Soon thereafter, one of the Orioles' lifted a high pop fly over shortstop, and as Ledee and Curtis awkwardly pursued the ball, it fell between those two and Jeter. David Wells, the pitcher that night for the Yankees, was furious, and he turned toward the New York dugout and raised his arms, as if to say: "Are we trying?" It was a classless, knee-jerk reaction, for which Wells later apologized.
The next day, a source told me that Jeter -- then in only his third full season in the majors -- had berated Wells on the field after he made the gesture, screaming at him, in so many words, that his actions were completely unacceptable, and that all the Yankees were in it together.
The source was ironclad, a person with the utmost integrity. I waited in the Yankees' clubhouse to have a chance to speak to Jeter alone, out of earshot of the other reporters. I thought for sure that Jeter would just respond with a no-comment.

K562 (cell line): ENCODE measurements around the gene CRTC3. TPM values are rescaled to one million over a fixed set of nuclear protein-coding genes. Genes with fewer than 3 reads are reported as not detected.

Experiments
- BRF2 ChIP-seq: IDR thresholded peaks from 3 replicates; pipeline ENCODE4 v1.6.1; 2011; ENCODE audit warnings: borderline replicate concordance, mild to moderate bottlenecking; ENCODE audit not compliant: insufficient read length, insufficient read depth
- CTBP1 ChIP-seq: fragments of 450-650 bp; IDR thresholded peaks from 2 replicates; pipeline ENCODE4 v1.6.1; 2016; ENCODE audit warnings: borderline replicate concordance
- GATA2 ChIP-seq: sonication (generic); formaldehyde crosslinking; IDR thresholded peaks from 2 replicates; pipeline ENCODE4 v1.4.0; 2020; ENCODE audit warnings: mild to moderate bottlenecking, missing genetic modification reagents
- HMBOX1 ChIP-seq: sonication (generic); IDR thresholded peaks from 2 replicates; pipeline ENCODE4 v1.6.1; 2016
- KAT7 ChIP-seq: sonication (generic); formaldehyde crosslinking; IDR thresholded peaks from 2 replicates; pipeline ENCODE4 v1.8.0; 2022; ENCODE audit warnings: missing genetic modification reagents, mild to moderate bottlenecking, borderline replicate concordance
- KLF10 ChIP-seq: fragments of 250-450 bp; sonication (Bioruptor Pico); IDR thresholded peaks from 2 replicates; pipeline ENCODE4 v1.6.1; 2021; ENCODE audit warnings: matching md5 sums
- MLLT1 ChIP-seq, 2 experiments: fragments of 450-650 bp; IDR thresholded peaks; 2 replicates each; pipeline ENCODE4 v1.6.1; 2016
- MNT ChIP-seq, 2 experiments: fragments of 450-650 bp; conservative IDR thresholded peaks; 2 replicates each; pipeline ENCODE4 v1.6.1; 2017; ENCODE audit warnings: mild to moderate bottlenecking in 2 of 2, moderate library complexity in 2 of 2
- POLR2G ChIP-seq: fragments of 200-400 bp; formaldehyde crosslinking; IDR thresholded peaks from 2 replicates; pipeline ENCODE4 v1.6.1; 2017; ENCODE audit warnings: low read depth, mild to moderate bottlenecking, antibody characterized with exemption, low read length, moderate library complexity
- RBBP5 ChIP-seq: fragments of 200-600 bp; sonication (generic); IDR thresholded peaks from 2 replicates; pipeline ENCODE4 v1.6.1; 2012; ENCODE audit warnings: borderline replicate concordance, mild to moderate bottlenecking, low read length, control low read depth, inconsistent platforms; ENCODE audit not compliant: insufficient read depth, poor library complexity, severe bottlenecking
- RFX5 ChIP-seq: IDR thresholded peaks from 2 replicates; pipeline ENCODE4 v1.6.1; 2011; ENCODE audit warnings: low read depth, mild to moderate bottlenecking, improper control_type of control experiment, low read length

But when I finally did manage to pull Jeter off to the side, before the Yankees started their pre-game stretching, to ask him about what he had yelled at Wells, Jeter began berating me. Angrily.
He flatly denied that the incident had taken place, and began accusing me of trying to fabricate something and blow it out of proportion. His voice was rising, and I tried to calm him down, fearing that other reporters would hear and take notice of our conversation. "That's B.S.," he snapped, and he called over second baseman Chuck Knoblauch to ask if he had witnessed anything the night before. "Ask him, ask him," Jeter barked at me.
I don't know if Jeter was winking at Knoblauch, or giving him a look that said "Hey, play along with me on this." Either way, Knoblauch didn't pick up the signal.
"Did Derek yell at Boomer last night?" I asked Knoblauch.
"Yeah, that was wild," he said, chuckling, oblivious to the fact that he had just confirmed the story Jeter was trying to tamp down.
I almost burst out laughing; Derek wasn't laughing.
I actually thought the incident and Jeter's effort to stifle my reporting reflected well on him, because he had policed the Wells incident in-house and was actually trying to protect the team from a perceived distraction.
I think this is a fascinating, and revealing, look at what is considered proper etiquette within the game, and a great example of why baseball people love Derek Jeter.